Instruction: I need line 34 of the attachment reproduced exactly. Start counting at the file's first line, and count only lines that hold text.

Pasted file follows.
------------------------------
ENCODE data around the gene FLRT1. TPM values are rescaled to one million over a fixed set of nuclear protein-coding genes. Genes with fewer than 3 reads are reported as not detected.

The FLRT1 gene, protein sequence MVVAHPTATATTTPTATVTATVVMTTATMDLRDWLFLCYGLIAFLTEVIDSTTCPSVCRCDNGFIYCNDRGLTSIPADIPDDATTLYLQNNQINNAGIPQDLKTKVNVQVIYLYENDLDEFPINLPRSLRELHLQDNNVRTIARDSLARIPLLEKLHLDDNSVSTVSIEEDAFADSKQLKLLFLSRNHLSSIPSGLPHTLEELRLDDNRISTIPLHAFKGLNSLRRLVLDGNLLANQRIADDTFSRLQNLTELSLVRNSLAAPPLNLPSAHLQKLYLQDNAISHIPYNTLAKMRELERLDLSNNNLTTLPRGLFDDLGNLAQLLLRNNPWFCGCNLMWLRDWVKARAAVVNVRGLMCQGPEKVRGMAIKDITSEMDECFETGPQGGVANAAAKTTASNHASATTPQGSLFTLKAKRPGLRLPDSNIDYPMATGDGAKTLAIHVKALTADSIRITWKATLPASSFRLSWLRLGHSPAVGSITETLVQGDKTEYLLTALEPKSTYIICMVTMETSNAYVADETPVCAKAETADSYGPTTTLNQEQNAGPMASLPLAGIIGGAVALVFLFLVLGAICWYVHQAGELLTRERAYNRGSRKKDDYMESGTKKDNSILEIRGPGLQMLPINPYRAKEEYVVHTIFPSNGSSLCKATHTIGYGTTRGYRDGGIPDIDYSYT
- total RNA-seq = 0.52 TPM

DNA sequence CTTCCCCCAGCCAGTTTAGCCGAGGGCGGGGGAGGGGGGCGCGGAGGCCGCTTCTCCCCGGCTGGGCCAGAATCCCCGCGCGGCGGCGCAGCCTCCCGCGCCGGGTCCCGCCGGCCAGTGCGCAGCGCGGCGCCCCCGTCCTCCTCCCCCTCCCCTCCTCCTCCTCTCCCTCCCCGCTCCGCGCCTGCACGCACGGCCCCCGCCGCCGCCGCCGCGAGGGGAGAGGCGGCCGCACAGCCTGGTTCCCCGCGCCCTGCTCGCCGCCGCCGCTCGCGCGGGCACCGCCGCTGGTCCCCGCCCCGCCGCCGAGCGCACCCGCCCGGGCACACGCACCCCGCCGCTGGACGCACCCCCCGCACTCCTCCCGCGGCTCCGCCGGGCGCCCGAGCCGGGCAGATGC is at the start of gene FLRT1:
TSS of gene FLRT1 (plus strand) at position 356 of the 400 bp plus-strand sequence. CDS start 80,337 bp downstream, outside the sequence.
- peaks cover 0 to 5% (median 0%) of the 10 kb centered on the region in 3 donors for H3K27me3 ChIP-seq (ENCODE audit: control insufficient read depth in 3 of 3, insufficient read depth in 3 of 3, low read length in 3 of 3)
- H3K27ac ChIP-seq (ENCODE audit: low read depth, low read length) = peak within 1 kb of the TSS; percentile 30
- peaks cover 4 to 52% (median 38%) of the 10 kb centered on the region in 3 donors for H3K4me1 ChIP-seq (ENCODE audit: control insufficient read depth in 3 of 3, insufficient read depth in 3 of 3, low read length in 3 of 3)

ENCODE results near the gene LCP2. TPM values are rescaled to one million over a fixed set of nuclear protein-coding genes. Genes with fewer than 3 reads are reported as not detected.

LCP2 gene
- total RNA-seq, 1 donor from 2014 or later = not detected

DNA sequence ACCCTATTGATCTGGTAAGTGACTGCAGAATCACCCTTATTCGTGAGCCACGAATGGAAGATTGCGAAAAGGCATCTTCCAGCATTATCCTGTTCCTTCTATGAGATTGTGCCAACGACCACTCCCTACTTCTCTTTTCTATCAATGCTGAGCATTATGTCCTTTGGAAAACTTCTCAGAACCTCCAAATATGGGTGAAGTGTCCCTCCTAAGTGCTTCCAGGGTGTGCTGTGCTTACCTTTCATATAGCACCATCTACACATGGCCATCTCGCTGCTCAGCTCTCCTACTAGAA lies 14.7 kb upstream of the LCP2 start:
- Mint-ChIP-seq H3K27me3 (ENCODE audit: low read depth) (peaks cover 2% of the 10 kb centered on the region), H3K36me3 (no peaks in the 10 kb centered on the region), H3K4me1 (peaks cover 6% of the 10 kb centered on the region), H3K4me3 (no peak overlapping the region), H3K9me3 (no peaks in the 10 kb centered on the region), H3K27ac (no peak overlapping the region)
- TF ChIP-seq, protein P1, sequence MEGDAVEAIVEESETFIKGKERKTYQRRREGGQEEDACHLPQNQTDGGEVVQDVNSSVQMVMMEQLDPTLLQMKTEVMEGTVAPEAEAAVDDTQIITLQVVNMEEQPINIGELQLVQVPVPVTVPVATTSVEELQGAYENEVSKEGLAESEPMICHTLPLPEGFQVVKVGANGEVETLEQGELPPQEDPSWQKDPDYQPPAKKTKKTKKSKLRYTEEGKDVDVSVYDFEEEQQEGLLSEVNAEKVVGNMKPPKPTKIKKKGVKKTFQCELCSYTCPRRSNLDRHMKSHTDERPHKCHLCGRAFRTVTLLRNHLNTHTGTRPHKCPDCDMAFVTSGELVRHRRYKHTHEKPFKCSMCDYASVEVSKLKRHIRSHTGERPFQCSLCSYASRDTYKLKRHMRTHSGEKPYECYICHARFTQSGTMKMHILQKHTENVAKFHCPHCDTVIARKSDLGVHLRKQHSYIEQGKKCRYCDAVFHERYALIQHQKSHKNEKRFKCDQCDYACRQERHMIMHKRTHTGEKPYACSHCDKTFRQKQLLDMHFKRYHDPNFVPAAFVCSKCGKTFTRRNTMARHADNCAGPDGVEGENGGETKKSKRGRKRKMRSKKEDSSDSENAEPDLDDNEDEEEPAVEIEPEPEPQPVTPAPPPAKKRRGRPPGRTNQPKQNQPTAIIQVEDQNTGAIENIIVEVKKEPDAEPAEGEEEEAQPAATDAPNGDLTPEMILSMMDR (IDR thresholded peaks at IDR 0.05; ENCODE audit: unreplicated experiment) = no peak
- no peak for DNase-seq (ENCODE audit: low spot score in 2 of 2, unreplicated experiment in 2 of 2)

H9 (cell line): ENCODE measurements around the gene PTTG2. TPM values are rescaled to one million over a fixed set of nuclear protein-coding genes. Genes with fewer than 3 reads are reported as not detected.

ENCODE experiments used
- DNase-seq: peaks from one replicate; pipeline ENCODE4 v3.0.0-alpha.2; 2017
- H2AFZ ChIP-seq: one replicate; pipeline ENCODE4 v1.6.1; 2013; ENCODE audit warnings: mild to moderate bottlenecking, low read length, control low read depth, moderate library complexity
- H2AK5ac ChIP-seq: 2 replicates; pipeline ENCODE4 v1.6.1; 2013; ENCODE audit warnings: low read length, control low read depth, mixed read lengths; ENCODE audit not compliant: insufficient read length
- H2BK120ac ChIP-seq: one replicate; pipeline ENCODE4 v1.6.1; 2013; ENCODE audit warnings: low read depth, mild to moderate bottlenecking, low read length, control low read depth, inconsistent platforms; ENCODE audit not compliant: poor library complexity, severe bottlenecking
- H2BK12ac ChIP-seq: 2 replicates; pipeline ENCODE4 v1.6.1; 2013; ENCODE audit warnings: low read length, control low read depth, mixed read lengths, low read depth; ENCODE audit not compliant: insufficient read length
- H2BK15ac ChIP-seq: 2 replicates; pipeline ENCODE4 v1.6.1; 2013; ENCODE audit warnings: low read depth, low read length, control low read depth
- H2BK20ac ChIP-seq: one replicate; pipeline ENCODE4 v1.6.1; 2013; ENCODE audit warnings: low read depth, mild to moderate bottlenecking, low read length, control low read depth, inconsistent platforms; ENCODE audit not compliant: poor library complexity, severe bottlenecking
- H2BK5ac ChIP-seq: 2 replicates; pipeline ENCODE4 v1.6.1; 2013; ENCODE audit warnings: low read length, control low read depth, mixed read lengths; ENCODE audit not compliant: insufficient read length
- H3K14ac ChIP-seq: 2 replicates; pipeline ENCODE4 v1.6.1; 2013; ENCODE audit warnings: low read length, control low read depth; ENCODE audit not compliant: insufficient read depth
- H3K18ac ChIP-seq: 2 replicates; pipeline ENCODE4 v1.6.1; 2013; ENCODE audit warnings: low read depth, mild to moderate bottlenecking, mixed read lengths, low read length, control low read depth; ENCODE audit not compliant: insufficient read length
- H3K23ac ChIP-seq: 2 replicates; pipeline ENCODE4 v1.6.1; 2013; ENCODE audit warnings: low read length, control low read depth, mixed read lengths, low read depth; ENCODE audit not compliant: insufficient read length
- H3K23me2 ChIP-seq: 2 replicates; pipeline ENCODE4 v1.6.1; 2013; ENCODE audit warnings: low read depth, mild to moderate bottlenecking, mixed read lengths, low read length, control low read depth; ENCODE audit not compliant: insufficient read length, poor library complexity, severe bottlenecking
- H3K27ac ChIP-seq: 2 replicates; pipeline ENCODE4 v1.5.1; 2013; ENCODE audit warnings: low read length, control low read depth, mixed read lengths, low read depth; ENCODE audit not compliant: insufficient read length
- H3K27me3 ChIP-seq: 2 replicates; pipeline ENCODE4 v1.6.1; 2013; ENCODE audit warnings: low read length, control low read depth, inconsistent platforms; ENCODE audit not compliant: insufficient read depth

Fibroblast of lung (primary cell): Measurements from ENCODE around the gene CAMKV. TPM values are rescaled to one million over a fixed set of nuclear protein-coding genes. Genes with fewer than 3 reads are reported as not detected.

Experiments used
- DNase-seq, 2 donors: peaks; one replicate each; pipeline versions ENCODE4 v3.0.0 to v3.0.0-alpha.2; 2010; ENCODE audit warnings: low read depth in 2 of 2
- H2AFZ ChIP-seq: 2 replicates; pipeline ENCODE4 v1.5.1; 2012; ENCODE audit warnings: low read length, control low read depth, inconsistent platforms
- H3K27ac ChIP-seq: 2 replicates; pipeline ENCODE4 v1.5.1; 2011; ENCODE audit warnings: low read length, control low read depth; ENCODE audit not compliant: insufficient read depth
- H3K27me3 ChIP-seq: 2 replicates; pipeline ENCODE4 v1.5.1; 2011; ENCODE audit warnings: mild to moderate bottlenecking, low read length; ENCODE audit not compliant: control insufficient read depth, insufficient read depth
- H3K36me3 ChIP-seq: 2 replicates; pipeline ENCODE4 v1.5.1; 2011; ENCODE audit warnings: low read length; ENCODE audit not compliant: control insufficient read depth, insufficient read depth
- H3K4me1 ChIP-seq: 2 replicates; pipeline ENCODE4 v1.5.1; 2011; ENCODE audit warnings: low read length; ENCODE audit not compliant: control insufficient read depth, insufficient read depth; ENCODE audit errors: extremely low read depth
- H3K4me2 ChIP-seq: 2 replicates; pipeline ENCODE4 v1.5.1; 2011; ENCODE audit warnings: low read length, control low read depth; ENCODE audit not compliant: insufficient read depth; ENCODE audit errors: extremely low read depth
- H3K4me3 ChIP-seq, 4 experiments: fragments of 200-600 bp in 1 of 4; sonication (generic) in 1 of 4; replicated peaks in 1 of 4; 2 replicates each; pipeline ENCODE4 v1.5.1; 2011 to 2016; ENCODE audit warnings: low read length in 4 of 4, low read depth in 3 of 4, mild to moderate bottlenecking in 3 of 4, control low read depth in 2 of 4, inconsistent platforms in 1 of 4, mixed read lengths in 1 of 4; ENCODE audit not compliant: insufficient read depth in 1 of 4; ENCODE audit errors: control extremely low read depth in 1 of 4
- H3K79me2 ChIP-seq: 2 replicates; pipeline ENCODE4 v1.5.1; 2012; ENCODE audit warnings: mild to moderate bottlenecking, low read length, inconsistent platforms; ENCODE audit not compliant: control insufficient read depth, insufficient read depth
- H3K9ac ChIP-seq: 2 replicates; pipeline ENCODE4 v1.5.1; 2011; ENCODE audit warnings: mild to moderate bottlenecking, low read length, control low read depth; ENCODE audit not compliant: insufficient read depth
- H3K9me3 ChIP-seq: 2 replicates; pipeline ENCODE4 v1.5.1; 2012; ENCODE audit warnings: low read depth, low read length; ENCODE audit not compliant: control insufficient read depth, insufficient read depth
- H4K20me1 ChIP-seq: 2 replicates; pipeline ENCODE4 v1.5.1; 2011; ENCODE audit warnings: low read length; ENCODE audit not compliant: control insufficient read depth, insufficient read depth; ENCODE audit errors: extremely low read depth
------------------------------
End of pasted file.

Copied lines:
- DNase-seq, 2 donors: peaks; one replicate each; pipeline versions ENCODE4 v3.0.0 to v3.0.0-alpha.2; 2010; ENCODE audit warnings: low read depth in 2 of 2